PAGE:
Consistent layout – Dedicated clause library tools allow you to avoid storing the layout of the clause together with the content of the clause. This is important to avoid having to perform a lot of clean-up work when inserting clauses, or to allow clauses to automatically adapt to the styling of the document as they are inserted. But even in “do it yourself” clause libraries like the spreadsheet-powered library (see below), separation of style and content is possible.
In jurisdictions that work with multiple official languages, finding the right clause takes on a whole other dimension. Suppose you are based in Spain and have found the perfect clause only… it’s in English, and the document you want to draft should be in Spanish. Sure, you can translate it on the spot. But you will likely be reinventing the wheel again. Furthermore, your colleagues will not benefit from the translation exercise you have performed unless they get lucky and stumble upon your document in the future as they are searching for a precedent.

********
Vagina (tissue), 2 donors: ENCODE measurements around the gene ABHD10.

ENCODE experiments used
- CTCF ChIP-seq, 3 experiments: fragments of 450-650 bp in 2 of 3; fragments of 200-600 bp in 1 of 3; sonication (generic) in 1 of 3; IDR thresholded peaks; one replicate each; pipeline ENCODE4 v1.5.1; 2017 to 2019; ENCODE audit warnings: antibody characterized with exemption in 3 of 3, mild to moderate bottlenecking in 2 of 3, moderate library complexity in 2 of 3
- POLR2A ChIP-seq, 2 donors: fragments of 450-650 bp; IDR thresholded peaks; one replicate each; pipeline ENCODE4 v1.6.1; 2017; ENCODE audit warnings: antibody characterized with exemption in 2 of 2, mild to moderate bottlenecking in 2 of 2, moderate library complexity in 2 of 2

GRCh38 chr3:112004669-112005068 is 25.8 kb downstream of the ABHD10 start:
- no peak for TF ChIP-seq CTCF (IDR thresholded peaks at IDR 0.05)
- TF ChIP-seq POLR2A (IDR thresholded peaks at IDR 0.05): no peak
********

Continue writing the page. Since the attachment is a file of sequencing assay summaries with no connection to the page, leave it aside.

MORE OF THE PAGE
Dedicated clause library tools situated at the more powerful end of the spectrum will not only allow you to store multiple language versions of a clause, they will also provide machine translation functionalities to facilitate a quick translation process.
On the one hand, your drafting knowledge should be accessible to those who need it. On the other hand, you want to present only relevant content to users (e.g.: employment lawyers rarely have need of a corporate lawyer’s clauses).
Clause library tools should allow you to set up these silos. Not only do they improve the experience for end-users, they mitigate the risk of unwanted changes being made to the clauses themselves.